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NAGCAS Conference 2018

By: Heather Lowery-Kappes

Date: 06 Feb 2019

Category: Article reviews

Tags: nagcas, tertiary, education, conference

NAGCAS Conference 2018

From November 28 to 30 2018 I was fortunate to attend and present at the NAGCAS conference held at the Queensland University of Technology’s Gardens Point Campus, Brisbane in their high tech Science and Engineering Centre. This centre houses The Cube which has one of the world’s largest interactive digital display systems.

NAGCAS for those of you who might be wondering stands for ‘National Association of Graduate Careers Advisory Services (Australia)’. In layman’s terms it is the association for the tertiary educational providers and universities in Australia, and while not mentioned in the title it includes New Zealand university career people too.

The 2018 conference theme was REIMAGINING THE WORKPLACE: Entrepreneurship, Technology, Impact. The conference was packed full of developing technology and the possible and potential impact of these for career practice and delivery.

I found the 2018 conference to be intense with a full programme rich with innovative ideas fitting well with the subthemes of entrepreneurship, technology, impact. I certainly came back with not only a new understanding of the possible impact of technological change to delivery and practice, but also with a sense of renewed hope as to New Zealand’s progress and struggle in areas of career integration and employability experiences.

Things that stood out for me over the three days include:

  • My first observation is that while we in New Zealand sometimes think we are experiencing unique problems and obstacles in regards to the importance of careers work it is apparent that these problems exist over the ditch too. In fact after listening to Ivan Neville from the Department of Jobs and Small Business, Australia Government, on labour market information I felt we are about the same. In regards to apprenticeship training and access to apprenticeships, New Zealand may even be faring better than our Australian counterparts.
  • Lead presenter on day two, Dr Jane Thomason, Director of Little Tokyo II speaking about ‘Frontier technologies and the future of everything’ was very interesting. I now have a rudimental idea of Blockchains and Bitcoins, something, which up until now has been beyond my understanding. I was also amazed at the potential for blockchain technology to be able to change the landscape in terms of proving professional credentials and changing the landscape of the CV forever. All I can say is watch this space we may soon have no use for the traditional paper academic transcript.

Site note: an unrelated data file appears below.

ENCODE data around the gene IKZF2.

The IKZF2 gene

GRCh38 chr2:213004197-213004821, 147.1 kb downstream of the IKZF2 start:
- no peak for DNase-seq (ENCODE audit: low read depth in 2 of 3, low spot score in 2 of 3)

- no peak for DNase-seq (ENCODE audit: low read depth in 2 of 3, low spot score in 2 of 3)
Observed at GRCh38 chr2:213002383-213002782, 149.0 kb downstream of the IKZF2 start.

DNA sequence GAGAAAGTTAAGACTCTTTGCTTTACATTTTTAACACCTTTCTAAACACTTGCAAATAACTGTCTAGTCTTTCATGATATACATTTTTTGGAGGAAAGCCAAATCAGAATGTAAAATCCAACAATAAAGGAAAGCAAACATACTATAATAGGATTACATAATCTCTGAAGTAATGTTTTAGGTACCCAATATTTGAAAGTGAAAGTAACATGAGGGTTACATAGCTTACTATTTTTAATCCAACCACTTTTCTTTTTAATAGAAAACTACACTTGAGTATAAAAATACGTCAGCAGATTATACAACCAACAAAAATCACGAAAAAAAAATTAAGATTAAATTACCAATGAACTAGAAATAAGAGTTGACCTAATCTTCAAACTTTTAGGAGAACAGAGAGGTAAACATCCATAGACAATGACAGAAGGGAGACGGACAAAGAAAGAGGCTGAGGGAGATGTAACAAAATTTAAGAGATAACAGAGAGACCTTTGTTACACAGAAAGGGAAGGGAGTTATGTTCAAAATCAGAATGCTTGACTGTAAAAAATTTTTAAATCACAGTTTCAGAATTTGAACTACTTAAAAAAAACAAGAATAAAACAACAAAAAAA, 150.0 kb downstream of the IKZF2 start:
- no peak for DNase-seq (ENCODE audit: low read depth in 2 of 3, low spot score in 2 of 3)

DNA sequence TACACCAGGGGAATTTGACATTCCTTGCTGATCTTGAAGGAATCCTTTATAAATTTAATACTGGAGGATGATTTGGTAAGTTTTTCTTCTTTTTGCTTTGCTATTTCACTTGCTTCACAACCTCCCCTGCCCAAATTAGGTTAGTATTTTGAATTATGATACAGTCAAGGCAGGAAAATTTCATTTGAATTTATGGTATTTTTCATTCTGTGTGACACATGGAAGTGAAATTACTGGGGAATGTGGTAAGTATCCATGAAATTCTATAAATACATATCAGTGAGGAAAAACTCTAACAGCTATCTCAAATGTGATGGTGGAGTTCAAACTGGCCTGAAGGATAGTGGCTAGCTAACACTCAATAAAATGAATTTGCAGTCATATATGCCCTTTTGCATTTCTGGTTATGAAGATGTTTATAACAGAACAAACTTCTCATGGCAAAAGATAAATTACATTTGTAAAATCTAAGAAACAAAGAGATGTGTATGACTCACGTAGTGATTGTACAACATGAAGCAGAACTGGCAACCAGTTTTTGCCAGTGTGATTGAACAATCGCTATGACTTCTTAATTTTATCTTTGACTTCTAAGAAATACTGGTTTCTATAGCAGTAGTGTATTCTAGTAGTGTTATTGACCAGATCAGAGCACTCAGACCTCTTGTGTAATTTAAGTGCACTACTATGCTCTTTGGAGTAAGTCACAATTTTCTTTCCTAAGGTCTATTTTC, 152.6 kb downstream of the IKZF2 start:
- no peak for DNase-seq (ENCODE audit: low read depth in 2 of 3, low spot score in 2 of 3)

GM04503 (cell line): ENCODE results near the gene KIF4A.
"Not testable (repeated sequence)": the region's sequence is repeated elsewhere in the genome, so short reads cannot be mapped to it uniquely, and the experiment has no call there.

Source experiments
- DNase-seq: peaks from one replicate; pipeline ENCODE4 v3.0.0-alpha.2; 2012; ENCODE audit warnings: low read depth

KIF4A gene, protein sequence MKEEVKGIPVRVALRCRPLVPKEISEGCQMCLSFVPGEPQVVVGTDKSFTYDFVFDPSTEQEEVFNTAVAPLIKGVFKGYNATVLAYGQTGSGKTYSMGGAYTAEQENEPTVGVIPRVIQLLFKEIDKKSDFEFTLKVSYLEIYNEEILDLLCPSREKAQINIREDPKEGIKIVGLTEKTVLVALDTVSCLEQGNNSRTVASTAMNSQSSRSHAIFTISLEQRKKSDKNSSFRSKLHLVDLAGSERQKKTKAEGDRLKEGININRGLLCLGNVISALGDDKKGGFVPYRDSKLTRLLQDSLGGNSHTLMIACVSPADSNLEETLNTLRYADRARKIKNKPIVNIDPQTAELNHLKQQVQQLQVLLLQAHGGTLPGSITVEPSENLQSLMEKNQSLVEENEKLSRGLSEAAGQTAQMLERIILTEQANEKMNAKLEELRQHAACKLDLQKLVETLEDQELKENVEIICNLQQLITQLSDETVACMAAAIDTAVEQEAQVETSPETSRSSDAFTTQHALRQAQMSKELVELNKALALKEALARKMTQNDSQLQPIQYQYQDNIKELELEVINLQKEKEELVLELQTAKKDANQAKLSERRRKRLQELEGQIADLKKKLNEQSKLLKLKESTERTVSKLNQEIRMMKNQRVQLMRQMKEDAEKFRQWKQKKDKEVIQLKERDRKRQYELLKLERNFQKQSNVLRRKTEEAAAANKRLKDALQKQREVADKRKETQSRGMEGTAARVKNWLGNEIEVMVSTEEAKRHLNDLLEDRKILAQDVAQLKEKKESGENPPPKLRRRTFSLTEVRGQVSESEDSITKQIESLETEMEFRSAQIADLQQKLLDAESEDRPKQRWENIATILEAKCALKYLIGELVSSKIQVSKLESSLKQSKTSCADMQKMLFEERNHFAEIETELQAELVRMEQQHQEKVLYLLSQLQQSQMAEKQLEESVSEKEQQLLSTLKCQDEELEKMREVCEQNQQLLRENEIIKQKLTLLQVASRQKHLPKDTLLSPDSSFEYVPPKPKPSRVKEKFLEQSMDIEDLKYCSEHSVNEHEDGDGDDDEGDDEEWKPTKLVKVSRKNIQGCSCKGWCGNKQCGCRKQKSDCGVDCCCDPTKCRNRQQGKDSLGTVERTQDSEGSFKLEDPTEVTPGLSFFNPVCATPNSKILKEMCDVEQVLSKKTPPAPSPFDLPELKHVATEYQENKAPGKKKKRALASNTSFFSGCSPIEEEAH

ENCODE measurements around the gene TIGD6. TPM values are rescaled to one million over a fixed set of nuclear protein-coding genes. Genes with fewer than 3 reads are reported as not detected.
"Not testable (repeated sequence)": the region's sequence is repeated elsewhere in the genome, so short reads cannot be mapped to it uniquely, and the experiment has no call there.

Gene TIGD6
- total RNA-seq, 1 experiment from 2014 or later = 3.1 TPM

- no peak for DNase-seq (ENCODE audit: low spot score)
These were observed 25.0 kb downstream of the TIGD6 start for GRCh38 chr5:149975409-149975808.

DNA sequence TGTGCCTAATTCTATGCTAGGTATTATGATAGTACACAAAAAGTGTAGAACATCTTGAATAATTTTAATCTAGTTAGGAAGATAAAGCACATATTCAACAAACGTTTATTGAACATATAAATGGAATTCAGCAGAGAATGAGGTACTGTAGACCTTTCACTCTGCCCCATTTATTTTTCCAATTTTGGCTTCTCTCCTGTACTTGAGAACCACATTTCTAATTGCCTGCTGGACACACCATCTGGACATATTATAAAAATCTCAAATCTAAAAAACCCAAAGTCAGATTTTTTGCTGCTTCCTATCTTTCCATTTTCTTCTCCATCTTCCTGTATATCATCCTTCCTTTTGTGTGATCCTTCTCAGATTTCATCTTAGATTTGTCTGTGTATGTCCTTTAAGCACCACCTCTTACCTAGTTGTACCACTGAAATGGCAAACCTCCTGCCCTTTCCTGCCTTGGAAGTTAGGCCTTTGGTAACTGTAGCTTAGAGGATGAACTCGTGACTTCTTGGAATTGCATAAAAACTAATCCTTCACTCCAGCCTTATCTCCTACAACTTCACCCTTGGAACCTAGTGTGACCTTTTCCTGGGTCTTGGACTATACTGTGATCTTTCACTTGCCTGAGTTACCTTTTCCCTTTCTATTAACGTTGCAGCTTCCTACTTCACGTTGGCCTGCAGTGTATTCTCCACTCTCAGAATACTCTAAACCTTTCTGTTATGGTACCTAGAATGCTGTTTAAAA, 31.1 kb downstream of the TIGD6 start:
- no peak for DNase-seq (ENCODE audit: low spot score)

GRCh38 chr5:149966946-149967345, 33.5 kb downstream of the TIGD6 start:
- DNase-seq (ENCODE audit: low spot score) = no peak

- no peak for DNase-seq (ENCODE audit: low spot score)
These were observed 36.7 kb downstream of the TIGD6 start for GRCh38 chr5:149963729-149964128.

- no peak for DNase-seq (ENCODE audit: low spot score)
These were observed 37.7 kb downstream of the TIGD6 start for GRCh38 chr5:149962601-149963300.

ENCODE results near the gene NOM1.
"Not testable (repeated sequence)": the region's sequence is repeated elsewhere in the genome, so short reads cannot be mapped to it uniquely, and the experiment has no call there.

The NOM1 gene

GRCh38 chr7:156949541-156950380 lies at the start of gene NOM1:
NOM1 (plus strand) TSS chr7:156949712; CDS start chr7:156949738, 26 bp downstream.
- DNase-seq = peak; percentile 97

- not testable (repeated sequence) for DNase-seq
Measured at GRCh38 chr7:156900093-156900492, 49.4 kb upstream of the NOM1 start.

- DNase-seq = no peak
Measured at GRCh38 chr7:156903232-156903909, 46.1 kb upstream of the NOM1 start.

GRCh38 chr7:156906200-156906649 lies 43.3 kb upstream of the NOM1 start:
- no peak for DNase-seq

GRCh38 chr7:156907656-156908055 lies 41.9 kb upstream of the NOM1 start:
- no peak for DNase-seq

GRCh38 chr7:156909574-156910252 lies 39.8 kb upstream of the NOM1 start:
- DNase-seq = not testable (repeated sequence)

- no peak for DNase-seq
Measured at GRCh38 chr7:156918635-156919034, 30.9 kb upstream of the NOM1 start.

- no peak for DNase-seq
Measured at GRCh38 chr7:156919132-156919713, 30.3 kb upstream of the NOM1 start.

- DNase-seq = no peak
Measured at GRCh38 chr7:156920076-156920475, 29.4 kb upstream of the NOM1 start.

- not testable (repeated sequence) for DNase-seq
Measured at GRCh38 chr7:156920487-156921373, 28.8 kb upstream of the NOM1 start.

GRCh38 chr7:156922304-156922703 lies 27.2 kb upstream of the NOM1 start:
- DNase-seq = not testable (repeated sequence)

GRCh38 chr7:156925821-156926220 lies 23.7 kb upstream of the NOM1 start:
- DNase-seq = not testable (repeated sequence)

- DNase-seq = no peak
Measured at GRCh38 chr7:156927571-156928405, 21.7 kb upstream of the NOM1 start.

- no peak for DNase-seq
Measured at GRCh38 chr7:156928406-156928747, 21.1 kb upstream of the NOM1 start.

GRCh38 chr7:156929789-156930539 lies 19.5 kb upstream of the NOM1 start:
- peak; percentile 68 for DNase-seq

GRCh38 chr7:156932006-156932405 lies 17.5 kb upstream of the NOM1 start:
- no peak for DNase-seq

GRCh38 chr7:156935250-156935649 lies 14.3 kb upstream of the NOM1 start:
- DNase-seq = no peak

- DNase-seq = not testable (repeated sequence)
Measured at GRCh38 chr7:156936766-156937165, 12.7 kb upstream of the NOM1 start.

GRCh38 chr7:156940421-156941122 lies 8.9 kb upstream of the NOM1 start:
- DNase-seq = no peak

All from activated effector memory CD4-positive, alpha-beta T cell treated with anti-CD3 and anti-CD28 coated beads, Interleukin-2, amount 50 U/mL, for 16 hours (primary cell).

• The workshop by Nicole Papworth, ‘Micro Experiences: reimaging career awareness for business undergrads’, invited us all to be more creative with the way we help students to connect and experience the competitive recruitment market. Her presentation was a good reminder that we need to accurately represent industries and utilise industry partners and alumni in new and innovative ways such as speed mentoring and design sprints. I really connected with her ideas around replicating new and evolving recruitment processes, such as video interviewing and online conference calls that can also make it easier for recruiters/employers to participate, which is something other workshop presenters also advocated.
  • Multiple workshops I attended looked at innovative ways to engage and be part of an integrated curriculum including developing career development learning frameworks which could then be used in working partnership with academic and teaching staff, using the top managers, deans and vice chancellors as mentors and interviewers for leadership and employability programmes. Technology was present everywhere. We looked in the creative ways career professionals were using it in leveraging and in the eSports demonstration and challenge at the welcome reception.
  • Several presenters and workshops talked about the importance of personal data ownership. I have started to think about how the big concepts of data protection and ownership affect people at the ground level. I know that I am having many more conversations with clients about online personal data protection and branding and the long-term implications, especially as technology advances 
  • As always, the networking and discussion at breaks and mealtimes were invaluable. Often this is my favourite part of a conference certainly always is at CDANZ events and NAGCAS 2018 didn’t disappoint. If I have one criticism of the event it is that there wasn’t enough time for networking with career professionals from around Australia, New Zealand and Asia as the programme was so full.
Heather Lowery-Kappes

Heather Lowery-Kappes

Heather Lowery-Kappes is Vice President/Treasurer of the Career Development Association of New Zealand (CDANZ). Heather has a Master of Counselling, Graduate Diploma in Career Development and a Graduate Diploma in Human Resources Management. Heather is currently a Career Development Advisor at the University of Waikato and also works in private practice. Her educational and vocational background is in human resources, training for employment, development, and supported employment. Heather is particularly interested in working with people and helping them through successful career change.